Genesis 3:14-19: Stepping on Snakes

Genesis 3:14-19 Stepping on Snakes

"The LORD God said to the serpent,
'Because you have done this,
    cursed are you among all animals
    and among all wild creatures;
upon your belly you shall go,
    and dust you shall eat
    all the days of your life.'"
-Genesis 3:14

The Curse
“Adam blamed Eve. Eve blamed the snake, and the snake didn’t have a leg to stand on.” Lots of people, mostly old men, have Bible jokes. When you are pastor, people think these are the only jokes you want to hear. Most are terrible. This one is my favorite. My other favorite is, “Did you they have cars in the Bible? The disciples were all in one Accord.”

The Scripture passage above tells of the aftermath of Adam and Eve’s sin. They were sinless in the garden, given only one thing to avoid, eating from the tree of good and evil. However, a crafty snake showed up and convinced them that God was holding out on the good life from them. They stopped trusting God, and this poetic declaration by God declares the result.
I want to look at the punishment bit by bit, to see how it plays out in each of our lives, and I want to find the hope hiding in the devastation.

The Snake
First up is the snake. Most people are irrationally afraid of snakes. Perhaps it’s the way they seem to swim across land at astonishing speed. Perhaps it’s their unblinking elliptical eye, and perpetual, predatory smile. Or it’s the way I found one under my trash can once when I rolled it off the street. Whatever the case, in almost all cultures of recorded history, the snake has been a creature of mystery, chaos, and cunning. Sometimes worshipped, almost always feared. 
The ancient Israelites were no different. The snake in this story represents evil incarnate. His curse is that he loses his ability to speak, loses his legs, and must eat dust. This last part is important. Dust is what we eat in death. The snake has been relegated to the place of the dead. One can see how subsequent revelation of the nature of Satan could begin with a tempter who now only dwells among the dead.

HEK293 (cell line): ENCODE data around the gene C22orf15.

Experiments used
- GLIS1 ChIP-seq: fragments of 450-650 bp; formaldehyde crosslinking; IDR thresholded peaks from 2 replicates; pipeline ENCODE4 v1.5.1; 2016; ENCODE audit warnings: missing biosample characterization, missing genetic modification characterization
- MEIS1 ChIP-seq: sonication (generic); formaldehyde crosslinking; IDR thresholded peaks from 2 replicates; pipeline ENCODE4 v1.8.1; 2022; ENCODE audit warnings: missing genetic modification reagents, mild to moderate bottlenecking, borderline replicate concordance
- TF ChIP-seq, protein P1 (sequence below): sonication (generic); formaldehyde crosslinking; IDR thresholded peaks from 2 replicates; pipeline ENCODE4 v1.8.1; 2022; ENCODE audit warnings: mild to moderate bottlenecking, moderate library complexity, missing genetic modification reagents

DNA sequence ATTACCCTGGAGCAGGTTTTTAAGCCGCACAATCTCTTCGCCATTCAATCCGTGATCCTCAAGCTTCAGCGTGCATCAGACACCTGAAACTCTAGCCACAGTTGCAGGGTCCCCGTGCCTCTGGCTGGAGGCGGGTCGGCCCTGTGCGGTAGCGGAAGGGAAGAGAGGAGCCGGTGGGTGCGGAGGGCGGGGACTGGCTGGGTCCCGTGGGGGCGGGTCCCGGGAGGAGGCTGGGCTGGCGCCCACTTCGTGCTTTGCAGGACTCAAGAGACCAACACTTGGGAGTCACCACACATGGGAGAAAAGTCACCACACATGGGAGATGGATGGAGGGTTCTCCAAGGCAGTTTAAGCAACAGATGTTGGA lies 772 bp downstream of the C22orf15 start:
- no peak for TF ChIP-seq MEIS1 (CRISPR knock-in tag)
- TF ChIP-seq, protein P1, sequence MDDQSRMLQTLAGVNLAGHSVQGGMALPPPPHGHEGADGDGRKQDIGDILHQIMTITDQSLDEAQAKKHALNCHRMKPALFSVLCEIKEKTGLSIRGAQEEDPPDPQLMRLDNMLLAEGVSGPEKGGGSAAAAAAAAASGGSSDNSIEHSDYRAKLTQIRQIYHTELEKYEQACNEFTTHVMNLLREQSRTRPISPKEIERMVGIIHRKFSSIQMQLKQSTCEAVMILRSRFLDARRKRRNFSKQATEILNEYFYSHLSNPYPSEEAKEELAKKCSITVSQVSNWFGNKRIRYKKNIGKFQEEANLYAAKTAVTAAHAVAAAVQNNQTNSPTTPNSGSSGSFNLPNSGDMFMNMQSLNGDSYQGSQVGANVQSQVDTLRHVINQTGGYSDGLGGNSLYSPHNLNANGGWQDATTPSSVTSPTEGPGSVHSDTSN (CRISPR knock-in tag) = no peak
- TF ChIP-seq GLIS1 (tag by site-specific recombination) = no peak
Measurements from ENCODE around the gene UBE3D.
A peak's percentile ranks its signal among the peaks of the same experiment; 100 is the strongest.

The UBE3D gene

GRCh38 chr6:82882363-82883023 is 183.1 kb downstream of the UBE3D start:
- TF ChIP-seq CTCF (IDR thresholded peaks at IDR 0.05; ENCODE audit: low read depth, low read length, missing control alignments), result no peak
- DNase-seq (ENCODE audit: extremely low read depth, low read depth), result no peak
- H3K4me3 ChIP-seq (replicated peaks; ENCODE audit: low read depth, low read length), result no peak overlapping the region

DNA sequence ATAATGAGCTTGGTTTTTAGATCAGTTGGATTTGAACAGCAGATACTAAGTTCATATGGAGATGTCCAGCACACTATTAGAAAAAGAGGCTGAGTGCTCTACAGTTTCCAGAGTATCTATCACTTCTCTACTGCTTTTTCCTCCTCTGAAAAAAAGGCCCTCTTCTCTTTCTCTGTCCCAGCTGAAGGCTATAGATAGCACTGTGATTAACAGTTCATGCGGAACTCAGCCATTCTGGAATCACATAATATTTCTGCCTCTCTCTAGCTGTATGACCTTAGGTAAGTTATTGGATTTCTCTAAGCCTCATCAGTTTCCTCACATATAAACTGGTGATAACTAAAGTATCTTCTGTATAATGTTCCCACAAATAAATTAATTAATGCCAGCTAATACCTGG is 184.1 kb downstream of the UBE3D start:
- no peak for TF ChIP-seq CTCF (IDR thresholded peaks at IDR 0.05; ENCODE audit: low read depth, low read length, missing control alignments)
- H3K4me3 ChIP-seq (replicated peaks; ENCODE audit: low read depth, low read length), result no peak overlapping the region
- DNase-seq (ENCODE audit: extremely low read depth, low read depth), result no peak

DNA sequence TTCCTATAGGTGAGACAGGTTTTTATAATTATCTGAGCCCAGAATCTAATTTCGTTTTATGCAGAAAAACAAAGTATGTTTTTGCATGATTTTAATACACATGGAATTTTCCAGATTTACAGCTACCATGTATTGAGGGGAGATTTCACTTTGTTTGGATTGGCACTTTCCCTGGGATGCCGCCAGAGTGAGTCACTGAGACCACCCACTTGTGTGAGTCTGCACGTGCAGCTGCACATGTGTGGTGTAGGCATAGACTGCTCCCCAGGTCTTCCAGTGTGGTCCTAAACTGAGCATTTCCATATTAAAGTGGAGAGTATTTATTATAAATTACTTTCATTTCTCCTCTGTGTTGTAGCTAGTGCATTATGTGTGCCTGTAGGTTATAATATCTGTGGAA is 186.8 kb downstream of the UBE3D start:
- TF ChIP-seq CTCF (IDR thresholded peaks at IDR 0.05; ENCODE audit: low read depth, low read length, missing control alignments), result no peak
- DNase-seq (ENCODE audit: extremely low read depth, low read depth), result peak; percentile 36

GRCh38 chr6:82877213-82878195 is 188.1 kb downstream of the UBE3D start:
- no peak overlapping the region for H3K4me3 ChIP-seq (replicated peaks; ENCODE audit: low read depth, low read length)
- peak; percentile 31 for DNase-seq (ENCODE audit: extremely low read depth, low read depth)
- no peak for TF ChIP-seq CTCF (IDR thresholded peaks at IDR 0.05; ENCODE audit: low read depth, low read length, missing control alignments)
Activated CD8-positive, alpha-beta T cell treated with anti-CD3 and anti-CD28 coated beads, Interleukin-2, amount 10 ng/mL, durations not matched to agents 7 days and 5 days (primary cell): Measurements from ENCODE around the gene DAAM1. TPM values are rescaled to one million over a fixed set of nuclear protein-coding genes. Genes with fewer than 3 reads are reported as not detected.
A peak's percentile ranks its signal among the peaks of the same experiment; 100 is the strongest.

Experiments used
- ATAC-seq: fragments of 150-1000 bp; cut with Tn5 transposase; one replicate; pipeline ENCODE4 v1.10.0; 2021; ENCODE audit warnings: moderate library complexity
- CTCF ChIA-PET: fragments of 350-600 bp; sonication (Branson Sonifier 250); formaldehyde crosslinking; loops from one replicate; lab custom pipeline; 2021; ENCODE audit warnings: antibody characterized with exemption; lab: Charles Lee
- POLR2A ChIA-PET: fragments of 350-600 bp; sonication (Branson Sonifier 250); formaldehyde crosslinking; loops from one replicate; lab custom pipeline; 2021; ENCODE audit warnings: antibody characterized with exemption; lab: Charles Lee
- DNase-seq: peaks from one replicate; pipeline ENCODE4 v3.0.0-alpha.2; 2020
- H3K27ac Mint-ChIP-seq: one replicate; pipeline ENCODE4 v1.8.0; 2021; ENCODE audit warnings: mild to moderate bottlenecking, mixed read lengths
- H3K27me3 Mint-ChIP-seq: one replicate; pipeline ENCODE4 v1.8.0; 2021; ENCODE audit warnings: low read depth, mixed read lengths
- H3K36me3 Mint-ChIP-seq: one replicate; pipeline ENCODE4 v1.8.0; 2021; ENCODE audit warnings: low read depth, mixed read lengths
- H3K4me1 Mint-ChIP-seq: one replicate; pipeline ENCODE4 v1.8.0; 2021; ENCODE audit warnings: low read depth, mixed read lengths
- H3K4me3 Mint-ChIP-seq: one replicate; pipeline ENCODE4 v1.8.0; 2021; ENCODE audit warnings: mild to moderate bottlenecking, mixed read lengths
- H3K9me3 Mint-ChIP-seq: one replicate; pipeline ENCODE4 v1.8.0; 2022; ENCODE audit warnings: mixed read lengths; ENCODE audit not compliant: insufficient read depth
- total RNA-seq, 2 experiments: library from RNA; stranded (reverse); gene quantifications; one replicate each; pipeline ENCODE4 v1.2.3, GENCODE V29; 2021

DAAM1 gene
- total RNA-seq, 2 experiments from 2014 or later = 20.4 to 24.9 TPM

The Woman
In the creation story of chapter 2, the woman and man are called to be fruitful and multiply. The woman is also called to create community with the man and be his partner. The fall results in difficulty for both roles. First, we learn that “in pain you shall bring forth children” (v. 16), and then that her husband “shall rule over [her]” (v. 16). What should have been purely a joy—living in partnership with the man and bringing life into the world—is now marred by pain and inequality. We often forget that prior to modern medicine, childbirth was perhaps the most dangerous thing a woman could do. And history is littered with stories of the atrocities towards women because of their vulnerability in almost every society.

The Man
The result of sin for all people (though it’s directed at the man) is ecological disaster, difficulty in securing food, and a loss of immortality.

“cursed is the ground because of you;
    in toil you shall eat of it all the days of your life;
18 thorns and thistles it shall bring forth for you;
    and you shall eat the plants of the field.
19 By the sweat of your face
    you shall eat bread
until you return to the ground,
    for out of it you were taken;
you are dust,
    and to dust you shall return.” (vv. 17b-19)

This gives us a possible glimpse into how the evils of natural disasters and even the brokenness of pollution can be tied to our sinful nature. It all started in the garden, when we didn’t trust God.

The Hope
But through all of this, there is hope. This is not the way things are supposed to be, and God will, throughout the rest of the Bible, seek to return humanity to peace, community, harmony with nature, and eternal life. Jesus comes to reverse the curse, destroy the works of the devil (1 John 3:8).

This undermining of Satan is what we hope for, partially in this life and fully in the world to come. Furthermore, this is what we work for as subjects of King Jesus.

Women for most of history have suffered in childbirth and been oppressed by the powers that be. People for all of history have been at the whims of nature, and hunger has been a scourge on humanity for as long as we can remember. Enmity between men and women, and between all types of people, have destroyed relationships, communities, and countries for all of civilized history (beginning with Cain). People have chosen the way of their desire rather than the way of God in every area of life, and it has continued to destroy. As the people of King Jesus, as we await his return, these are among the things we work against.

Whatever the final kingdom is going to be like, that’s what we work for now. And in the second resurrection, death itself will be destroyed. We will no longer return to dust.

Tread on Him
We see a clear glimpse of this hope in the one passage I have yet to mention. It details the perpetual strife between the snake and the children of the woman.

I will put enmity between you and the woman,
    and between your offspring and hers;
he will strike your head,
    and you will strike his heel.” (v. 15)

We learn that the son of Eve will crush the head of the snake while receiving a mortal blow to himself. This is exactly what happened on the cross. I think it's beautiful that climax of the story is foretold in the very beginning of the Bible. The powers of evil conspired to kill Jesus, the ultimate son of Eve, but in his death he crushed death and evil, once and for all. Now we wait and work until all things are brought under the power of his nail-scarred hands and fang-scarred heel.

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